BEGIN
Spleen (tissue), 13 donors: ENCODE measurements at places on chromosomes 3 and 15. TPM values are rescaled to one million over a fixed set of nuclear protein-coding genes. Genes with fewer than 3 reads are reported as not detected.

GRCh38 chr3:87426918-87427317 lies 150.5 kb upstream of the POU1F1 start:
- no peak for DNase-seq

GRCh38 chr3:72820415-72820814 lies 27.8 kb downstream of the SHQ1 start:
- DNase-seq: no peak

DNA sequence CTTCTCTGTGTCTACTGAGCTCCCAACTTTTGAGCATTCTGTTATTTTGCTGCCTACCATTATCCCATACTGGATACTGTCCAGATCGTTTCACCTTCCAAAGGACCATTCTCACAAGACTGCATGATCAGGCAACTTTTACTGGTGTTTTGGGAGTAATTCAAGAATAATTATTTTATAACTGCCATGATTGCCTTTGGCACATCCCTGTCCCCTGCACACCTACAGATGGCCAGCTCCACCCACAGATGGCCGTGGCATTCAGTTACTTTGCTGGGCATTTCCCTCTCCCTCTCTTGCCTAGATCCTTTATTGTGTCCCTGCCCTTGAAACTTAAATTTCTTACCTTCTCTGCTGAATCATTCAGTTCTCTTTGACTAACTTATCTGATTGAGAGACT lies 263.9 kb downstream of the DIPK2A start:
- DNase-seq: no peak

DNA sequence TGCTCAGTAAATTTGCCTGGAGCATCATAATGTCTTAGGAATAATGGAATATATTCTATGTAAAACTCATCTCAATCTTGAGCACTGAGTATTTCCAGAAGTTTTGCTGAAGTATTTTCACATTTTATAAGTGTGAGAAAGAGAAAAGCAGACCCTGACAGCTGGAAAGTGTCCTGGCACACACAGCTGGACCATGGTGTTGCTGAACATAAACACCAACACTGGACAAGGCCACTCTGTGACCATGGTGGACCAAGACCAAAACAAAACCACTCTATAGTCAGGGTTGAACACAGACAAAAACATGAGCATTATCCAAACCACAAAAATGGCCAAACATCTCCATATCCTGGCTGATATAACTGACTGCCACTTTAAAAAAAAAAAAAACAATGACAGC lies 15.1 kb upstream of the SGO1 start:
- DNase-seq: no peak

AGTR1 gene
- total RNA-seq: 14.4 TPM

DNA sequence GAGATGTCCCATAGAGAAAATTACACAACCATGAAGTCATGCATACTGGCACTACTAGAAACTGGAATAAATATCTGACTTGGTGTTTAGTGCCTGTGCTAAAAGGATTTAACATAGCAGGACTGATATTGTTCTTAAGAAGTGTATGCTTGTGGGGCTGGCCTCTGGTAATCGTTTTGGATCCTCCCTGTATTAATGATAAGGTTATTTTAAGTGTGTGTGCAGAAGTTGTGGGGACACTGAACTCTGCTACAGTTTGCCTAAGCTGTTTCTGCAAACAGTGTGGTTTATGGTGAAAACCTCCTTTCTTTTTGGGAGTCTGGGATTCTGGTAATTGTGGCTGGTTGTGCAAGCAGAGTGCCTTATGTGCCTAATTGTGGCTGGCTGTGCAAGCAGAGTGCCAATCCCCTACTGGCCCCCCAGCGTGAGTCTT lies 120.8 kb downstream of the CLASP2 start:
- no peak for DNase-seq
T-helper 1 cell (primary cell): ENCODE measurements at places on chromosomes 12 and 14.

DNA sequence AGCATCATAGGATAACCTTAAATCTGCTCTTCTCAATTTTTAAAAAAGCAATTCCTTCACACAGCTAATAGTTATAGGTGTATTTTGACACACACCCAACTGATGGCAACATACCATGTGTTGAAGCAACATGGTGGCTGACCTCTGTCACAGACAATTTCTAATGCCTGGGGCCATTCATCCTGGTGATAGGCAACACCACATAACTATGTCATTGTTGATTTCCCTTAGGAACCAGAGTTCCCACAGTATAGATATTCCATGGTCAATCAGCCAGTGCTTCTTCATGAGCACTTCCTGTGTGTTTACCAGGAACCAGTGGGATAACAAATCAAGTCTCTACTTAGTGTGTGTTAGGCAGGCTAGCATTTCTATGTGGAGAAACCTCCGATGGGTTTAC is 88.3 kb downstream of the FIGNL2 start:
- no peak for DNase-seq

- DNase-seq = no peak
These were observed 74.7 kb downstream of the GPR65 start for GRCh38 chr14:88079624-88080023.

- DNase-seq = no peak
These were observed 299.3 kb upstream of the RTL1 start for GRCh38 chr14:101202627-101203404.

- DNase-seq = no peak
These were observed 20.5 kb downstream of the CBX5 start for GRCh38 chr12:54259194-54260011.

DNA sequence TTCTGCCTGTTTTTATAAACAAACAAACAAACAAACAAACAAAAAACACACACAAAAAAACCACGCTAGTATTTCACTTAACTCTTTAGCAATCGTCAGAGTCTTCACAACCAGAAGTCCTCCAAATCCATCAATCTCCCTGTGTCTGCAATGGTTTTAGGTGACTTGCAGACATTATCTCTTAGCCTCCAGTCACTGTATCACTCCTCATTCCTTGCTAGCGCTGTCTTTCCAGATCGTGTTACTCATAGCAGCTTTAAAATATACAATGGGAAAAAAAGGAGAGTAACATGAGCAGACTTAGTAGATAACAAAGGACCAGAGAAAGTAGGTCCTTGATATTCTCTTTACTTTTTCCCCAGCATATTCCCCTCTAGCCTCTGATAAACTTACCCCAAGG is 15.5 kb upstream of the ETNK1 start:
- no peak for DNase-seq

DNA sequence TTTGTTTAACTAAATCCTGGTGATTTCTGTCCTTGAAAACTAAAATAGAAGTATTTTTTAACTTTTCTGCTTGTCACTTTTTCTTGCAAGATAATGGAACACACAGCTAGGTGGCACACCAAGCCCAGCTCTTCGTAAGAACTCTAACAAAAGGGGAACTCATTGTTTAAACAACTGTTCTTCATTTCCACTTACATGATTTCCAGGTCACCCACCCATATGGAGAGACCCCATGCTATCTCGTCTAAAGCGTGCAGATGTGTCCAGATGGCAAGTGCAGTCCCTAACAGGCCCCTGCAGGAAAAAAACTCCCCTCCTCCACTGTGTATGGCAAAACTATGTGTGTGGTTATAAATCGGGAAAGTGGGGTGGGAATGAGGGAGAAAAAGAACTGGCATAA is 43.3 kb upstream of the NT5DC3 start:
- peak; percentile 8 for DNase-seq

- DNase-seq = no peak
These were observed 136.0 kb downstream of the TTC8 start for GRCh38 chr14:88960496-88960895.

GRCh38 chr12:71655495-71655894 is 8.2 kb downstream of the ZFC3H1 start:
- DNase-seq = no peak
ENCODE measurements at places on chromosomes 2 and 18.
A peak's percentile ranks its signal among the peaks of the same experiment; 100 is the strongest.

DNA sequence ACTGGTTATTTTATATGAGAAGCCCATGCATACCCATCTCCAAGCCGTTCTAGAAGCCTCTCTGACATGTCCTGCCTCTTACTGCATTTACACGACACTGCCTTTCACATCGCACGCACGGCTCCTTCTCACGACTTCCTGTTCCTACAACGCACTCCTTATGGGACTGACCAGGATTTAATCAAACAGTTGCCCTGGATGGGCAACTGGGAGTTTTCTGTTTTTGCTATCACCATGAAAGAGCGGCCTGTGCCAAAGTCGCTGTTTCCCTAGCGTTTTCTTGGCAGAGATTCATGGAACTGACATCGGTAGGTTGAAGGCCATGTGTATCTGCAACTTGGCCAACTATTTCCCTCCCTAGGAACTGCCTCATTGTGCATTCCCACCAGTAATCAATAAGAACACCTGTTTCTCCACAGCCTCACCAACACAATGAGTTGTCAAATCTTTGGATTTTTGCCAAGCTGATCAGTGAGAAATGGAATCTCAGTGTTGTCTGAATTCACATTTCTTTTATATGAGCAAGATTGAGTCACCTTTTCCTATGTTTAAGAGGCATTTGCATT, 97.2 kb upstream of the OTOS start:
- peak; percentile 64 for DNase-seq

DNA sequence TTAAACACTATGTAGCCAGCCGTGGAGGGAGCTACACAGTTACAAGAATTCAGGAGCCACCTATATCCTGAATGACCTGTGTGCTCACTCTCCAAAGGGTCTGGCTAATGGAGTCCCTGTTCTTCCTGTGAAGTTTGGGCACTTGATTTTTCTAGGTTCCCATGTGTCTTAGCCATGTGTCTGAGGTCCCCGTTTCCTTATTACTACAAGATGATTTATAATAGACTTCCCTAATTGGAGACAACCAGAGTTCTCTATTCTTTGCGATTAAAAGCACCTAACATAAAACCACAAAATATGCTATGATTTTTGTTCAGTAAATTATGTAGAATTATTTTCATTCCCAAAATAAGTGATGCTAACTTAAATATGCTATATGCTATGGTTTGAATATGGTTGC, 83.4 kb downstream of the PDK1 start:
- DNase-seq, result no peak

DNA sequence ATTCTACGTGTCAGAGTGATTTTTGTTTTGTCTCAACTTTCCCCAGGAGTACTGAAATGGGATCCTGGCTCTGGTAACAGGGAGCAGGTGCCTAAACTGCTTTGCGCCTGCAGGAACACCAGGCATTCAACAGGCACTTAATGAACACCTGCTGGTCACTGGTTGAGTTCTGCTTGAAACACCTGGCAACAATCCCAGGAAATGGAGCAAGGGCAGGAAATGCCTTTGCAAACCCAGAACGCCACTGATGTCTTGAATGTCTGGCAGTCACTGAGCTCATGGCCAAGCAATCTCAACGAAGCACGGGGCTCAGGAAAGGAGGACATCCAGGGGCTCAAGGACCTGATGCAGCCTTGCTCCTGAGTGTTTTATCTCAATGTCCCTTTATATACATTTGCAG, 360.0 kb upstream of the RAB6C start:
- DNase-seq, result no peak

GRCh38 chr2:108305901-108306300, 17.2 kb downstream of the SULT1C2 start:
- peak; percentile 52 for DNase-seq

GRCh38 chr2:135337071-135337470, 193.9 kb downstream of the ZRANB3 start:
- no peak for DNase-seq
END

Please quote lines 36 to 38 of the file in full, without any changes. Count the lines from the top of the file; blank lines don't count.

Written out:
- DNase-seq, result no peak

DNA sequence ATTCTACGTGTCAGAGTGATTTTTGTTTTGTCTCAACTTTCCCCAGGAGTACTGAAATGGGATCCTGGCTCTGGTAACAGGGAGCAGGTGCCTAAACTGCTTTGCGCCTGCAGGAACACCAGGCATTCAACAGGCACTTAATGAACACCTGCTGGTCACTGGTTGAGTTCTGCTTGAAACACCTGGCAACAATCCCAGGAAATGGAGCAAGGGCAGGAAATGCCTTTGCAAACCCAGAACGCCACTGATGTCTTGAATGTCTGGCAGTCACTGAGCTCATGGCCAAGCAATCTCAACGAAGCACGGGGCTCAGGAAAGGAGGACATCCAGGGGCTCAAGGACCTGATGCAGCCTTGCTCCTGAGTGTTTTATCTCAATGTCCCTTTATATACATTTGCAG, 360.0 kb upstream of the RAB6C start:
- DNase-seq, result no peak